I Can’t Believe He Lied

I’m a fan of the reality TV show Survivor. I find the psychological interplay among the contestants fascinating. The current season has past contestants battling it out. They’re divided into two teams—heroes and villains. On the villain team is a player who became known in his first go-‘round for his lies to and manipulation of other players.

In last night’s episode this manipulative player took another player aside and confided something to him. The other player believed him, which turned out to be a mistake. That other player was sent home. And, of course, he was shocked that the manipulative player had lied to him.

Well, that’s what liars do.

There’s a saying that the best predictor of future behavior is past behavior. That’s true. As people are shocked over the latest break-up of a high-profile Hollywood marriage, I can’t say I was. I was saddened. I empathize with the wronged spouse. But, I wasn’t shocked. The man had a well-established history of infidelity.

Don’t get me wrong. I know people can change. I’ve seen it. As a matter of fact, our church has an amazing ministry that helps women effect permanent change in their lives. It’s a joy to watch those women blossom, grow, and change.

When a person changes they start making different choices. Every new choice creates a new picture of past behavior. If someone eats a box of donuts every day, chances are good that they’ll eat a box of donuts today. If today they choose not to eat a box of donuts, chances are still good that they’ll eat that box of donuts tomorrow. However, if they’ve made the choice every day for the past six months not to eat a box of donuts the chances of them eating a box of donuts tomorrow is slimmer. If it’s been six years since they ate a box of donuts, then it’s not particularly likely that they’ll choose to do that tomorrow. That person has created a new pattern of past behavior.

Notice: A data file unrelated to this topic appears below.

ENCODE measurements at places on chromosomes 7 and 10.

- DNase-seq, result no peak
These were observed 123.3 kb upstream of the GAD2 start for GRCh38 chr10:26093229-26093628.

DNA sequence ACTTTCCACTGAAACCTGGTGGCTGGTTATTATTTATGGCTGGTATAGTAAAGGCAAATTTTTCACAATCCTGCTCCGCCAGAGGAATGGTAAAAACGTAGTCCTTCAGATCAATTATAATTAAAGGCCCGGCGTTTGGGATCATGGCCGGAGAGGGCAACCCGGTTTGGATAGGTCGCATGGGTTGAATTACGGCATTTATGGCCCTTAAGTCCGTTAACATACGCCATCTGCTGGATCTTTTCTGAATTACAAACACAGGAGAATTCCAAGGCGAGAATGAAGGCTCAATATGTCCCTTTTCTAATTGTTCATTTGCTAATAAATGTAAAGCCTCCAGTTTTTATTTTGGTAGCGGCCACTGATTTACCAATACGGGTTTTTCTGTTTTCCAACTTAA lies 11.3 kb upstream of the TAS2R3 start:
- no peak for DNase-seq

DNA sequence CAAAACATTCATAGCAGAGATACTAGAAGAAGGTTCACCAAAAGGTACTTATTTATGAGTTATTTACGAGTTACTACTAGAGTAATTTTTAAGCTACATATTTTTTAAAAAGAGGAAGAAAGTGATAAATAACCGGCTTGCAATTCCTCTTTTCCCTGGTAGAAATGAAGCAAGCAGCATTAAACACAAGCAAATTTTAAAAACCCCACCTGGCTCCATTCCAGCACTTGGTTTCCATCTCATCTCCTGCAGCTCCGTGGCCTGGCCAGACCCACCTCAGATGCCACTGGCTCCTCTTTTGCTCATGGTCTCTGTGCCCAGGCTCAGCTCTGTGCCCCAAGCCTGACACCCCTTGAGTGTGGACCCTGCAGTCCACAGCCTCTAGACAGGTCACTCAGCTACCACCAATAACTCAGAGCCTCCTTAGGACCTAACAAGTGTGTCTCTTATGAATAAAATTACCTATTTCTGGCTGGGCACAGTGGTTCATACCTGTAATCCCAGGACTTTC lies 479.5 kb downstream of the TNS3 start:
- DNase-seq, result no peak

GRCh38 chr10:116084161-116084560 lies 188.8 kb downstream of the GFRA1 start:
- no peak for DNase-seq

I believe that everyone deserves a chance. I believe that it’s important to allow people the opportunity to make new, better choices. I will tell you, though, that I’m a little more leery of those better choices when the change is recent than when it’s a newly-established pattern of behavior. That doesn’t mean that I won’t trust you. What it means is that if I’ve seen you lie to several people in the past few days I’m going to presume that what you’re telling me might not be the truth.


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